Pharmacoeconomics: Open Access

ISSN: 2472-1042

Open Access

Treatments used for malaria in young Ethiopian children: a retrospective study


Abyot Endale Gurmu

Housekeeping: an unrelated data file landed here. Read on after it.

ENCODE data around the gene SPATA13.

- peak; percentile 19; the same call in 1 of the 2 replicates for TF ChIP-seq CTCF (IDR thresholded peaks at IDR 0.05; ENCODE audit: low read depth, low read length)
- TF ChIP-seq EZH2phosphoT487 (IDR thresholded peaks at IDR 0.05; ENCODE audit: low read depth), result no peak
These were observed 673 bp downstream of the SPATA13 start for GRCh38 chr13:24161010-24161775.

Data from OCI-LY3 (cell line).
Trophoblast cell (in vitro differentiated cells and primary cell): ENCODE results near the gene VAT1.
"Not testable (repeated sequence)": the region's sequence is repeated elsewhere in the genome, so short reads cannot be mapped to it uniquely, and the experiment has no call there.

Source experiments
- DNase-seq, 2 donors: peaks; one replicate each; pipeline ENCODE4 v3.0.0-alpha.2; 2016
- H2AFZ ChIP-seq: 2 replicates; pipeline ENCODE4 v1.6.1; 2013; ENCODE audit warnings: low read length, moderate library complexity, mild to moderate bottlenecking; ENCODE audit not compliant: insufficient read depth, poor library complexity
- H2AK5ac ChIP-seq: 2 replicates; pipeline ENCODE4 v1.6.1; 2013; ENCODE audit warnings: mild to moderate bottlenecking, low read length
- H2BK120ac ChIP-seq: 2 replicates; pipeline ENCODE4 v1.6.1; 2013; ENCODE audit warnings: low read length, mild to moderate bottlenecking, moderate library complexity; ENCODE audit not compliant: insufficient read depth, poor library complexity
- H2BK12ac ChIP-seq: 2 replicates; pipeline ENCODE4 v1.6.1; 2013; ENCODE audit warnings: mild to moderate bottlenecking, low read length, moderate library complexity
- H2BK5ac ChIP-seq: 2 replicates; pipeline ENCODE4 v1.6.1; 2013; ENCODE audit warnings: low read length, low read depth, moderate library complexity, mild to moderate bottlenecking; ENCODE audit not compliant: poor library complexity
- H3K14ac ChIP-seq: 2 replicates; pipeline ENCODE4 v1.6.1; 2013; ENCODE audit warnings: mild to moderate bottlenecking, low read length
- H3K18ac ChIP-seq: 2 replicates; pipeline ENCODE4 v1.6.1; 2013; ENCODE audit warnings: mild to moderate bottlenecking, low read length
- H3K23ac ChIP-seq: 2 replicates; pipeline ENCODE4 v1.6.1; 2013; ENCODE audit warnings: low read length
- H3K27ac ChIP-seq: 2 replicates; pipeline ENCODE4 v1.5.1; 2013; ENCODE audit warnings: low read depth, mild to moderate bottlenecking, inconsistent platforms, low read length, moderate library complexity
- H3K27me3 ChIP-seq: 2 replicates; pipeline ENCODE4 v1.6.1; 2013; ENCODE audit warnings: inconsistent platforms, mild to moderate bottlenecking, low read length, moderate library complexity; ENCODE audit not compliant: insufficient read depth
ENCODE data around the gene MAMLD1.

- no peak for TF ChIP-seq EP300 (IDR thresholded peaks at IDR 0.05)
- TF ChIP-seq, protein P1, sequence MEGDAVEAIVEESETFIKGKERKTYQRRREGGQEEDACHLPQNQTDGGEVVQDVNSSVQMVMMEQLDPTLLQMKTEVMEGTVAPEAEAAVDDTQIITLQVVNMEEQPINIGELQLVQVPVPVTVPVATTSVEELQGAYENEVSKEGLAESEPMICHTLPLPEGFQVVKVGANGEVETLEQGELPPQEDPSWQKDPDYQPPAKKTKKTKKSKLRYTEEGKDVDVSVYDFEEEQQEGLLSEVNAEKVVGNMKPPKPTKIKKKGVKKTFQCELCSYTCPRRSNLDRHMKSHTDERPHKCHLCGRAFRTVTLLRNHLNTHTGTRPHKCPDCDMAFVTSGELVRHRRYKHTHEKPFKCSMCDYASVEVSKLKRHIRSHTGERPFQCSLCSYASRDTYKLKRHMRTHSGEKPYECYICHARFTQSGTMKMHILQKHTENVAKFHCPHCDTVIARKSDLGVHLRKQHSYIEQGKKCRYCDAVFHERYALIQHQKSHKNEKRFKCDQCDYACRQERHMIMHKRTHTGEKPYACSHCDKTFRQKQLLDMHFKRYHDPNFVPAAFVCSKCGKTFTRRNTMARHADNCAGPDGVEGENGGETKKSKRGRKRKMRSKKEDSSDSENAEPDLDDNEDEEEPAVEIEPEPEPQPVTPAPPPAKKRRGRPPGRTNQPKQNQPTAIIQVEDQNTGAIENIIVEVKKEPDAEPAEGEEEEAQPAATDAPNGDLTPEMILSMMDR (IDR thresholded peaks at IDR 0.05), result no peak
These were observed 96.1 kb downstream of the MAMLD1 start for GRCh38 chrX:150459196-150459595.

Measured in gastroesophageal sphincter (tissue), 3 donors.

Background: In Ethiopia, medicinal plants have been used to treat different diseases, including malaria, for many centuries. People living in rural areas are especially noted for their use of medicinal plants as a major component of their health care. This study aimed to study treatment-seeking and prioritize plants/plant recipes as anti-malarials, in Dembia district, one of the malarious districts in Northwest Ethiopia. Methods: Parents of children aged under 5 years who had had a recent episode of fever were interviewed retrospectively about their child’s treatment and self-reported outcome. Treatments and subsequent clinical outcomes were analysed using Fisher’s exact test to elicit whether there were statistically significant correlations between them. Results and discussion: Of 447 children with malaria-like symptoms, only 30% took the recommended first-line treatment (ACT) (all of whom were cured), and 47% took chloroquine (85% cured). Ninety-nine (22.2%) had used medicinal plants as their first-choice treatment. Allium sativum (Liliaceae), Justicia schimperiana (Acanthaceae), Buddleja polystachya (Scrophulariaceae) and Phytolacca dodecandra (Phytolaccaceae) were the most frequently used. Justicia schimperiana was the one associated with the best clinical outcomes (69% self-reported cure rate). However, the difference in clinical outcomes between the plants was not statistically significant. Conclusion: In this study, only 30% of children took the recommended first-line treatment. 22% of children with presumed malaria were first treated with herbal medicines. The most commonly used herbal medicine was garlic, but J. schimperiana was associated with the highest reported cure rate of the plants. Further research is warranted to investigate its anti-malarial properties.


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